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Board of trustees approves new campus master plan

By Sally Jongsma

As shown in this artist's sketch, the campus master plan would open up the center of campus for common green areas, moving parking to the perimeter.

As shown in this artist's sketch, the campus master plan would open up the center of campus for common green areas, moving parking to the perimeter.

At its April meeting, the Dordt College board of trustees approved in concept a new master plan for the campus. The plan was commissioned to help the college implement the priorities laid out in the strategic plan adopted last year and also to help connect the campus to the recently acquired Kuhl farm which now makes up the south end of the Dordt College campus.

“The plan gives coherence and a sense of openness to the campus,” says President Carl E. Zylstra. Ironically, even though Dordt is in a rural community, it has grown relatively crowded as buildings were added on existing property and as land around campus was developed.

Zylstra stresses that the plan was approved as a guideline, not a blueprint for future growth and development.

“This is the land we have to work with now,” he says. “We want to think ahead so that when we need to grow, we don’t have to tear down buildings to build what we need.”

The most urgently needed components of the plan are facilities for the science and education departments, as highlighted in the strategic plan. Some of Dordt’s science laboratories were built nearly forty years ago, others during the last major renovation of the building which occurred twenty years ago. Both the content of courses and the equipment and facilities needed to teach the curriculum have changed steadily over the past four decades. Dordt College professors have been creative and resourceful, but demands for new work areas and equipment continue to grow.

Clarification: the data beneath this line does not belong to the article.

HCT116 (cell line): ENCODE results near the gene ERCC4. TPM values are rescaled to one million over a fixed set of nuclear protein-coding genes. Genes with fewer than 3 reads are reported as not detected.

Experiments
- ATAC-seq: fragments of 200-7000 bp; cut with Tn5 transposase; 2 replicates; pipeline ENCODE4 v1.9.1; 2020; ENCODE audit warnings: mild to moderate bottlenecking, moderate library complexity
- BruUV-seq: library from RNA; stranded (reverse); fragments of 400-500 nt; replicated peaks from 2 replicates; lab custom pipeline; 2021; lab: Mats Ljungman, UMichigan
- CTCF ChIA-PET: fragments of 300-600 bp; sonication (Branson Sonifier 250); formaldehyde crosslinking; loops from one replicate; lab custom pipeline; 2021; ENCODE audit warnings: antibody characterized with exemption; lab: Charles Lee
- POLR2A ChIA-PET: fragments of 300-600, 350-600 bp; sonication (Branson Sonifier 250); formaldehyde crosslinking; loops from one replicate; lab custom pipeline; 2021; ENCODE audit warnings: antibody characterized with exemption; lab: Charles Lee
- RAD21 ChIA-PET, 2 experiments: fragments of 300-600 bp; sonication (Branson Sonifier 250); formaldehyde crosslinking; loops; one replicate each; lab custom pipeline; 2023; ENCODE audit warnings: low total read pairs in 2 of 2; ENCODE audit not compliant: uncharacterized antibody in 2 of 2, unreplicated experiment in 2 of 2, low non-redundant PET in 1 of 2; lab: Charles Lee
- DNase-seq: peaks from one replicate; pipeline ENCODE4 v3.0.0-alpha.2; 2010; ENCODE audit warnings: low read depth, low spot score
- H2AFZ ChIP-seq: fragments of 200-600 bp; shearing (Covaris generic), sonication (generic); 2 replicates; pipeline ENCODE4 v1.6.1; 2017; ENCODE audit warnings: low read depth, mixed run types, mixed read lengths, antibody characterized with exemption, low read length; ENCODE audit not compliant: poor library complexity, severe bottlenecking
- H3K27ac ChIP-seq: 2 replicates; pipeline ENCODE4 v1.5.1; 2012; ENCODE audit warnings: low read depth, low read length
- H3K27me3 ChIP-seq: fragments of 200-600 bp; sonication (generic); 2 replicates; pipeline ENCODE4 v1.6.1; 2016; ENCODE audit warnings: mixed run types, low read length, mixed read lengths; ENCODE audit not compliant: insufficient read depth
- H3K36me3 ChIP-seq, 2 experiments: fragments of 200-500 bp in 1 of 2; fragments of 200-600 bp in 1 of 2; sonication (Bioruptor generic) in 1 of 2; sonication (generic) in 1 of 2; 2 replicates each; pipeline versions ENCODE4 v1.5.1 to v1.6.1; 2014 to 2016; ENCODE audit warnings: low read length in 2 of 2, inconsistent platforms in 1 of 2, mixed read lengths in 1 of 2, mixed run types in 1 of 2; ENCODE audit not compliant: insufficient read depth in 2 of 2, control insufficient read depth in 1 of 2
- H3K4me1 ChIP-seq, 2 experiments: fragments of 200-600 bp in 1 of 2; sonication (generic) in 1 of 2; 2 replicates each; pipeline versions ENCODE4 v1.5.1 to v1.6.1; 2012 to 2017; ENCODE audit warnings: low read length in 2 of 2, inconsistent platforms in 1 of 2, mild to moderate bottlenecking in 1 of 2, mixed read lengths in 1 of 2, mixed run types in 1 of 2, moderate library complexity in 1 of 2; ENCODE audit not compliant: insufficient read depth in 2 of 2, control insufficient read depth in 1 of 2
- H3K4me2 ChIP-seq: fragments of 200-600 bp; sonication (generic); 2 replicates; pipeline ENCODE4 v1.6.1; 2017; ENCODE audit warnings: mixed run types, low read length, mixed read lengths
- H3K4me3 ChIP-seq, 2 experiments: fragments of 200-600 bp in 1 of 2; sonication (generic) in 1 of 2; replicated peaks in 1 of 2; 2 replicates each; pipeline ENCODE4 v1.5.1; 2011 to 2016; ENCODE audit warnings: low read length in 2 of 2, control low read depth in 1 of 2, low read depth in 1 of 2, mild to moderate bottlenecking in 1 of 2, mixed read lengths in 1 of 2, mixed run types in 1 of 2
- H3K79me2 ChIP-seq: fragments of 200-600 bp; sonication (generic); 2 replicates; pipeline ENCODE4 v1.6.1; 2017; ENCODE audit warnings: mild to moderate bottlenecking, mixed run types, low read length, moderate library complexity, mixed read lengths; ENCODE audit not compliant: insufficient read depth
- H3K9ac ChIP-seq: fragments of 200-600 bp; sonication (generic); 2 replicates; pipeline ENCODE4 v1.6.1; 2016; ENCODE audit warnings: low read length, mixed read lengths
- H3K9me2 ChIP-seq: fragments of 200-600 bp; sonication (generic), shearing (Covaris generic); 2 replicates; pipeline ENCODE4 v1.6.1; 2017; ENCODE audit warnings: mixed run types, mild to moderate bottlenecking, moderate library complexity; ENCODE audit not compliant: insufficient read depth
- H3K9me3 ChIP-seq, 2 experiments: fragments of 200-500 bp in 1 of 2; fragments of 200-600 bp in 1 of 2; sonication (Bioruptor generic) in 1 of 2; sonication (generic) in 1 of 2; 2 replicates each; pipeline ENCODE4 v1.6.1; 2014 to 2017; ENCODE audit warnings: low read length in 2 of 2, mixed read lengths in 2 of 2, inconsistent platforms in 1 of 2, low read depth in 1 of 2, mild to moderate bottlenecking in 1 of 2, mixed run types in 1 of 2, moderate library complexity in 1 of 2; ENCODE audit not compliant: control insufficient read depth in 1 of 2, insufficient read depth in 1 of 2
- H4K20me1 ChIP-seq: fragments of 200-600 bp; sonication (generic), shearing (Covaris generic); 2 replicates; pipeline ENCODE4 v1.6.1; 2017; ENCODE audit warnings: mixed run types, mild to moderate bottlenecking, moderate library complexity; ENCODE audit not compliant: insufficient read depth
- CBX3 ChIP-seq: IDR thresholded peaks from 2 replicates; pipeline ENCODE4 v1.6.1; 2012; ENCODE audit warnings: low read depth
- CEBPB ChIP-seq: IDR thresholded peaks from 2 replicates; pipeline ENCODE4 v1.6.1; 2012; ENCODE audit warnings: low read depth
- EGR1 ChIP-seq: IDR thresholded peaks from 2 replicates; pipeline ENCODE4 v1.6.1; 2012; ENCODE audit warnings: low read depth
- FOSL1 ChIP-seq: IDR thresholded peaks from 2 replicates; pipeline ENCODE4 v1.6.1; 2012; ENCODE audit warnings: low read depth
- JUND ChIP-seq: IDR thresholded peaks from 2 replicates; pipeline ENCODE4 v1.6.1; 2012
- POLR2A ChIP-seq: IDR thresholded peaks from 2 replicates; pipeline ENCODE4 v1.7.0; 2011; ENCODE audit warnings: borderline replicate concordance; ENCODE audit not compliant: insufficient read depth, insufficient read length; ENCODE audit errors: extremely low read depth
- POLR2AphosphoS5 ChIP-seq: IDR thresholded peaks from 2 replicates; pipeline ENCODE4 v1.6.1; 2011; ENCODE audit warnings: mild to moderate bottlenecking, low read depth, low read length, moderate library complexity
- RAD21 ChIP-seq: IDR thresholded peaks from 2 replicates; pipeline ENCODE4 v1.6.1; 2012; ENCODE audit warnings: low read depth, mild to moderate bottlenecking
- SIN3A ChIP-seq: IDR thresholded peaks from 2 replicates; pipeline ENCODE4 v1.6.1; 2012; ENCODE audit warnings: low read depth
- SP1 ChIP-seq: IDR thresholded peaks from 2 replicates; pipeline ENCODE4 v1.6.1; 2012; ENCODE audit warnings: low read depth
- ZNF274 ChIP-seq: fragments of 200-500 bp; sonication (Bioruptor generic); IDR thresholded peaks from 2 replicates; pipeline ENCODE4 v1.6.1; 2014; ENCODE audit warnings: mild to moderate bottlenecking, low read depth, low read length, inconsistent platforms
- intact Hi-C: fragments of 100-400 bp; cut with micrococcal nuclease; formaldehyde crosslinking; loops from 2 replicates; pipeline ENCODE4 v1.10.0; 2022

“As we move into areas like biotechnology, we will need different types of facilities,” says Zylstra. He also believes that up-to-date facilities will help attract good students and faculty. The plan proposes an addition on the south end of the present building.

“It’s easier to build new labs than to remodel old ones,” says Vice President for Business Affairs Arlan Nederhoff. Current building codes require bigger ventilation and power systems than the labs currently have. So it will be more cost effective to turn the old labs into much needed classrooms and build new labs.

Facilities for the education department, which is the largest major on campus, have not kept pace with those of many other departments, Zylstra says. To best meet the needs of future teachers and to achieve the strategic plan’s goal that Dordt College be recognized as a leader in K-12 Christian education, the college should build a model classroom, provide a place for a K–12 math and science lab, purchase new technology, and give the department a more visible home. Education faculty and the program would benefit from a designated space where students and faculty could gather and where resources could be shared, Zylsra believes.

The third area of focus and one that will receive early attention in the plan is the creation of more green space in the center of campus. The new plan clusters academic, residence, and public areas and moves parking to the perimeter of the campus. The academic green is on the west side, the entry plaza and central commons in the center, and a residential quad to the east. The green area will follow a waterway to the south end of the college property.

“The plan allows us to begin working toward a goal, beginning in small ways until funding becomes available,” says Zylstra. He hopes that the major pieces of the plan will be in place within the next five to ten years.



The Six Goals of the Campus Master Plan

Planners were originally given six goals: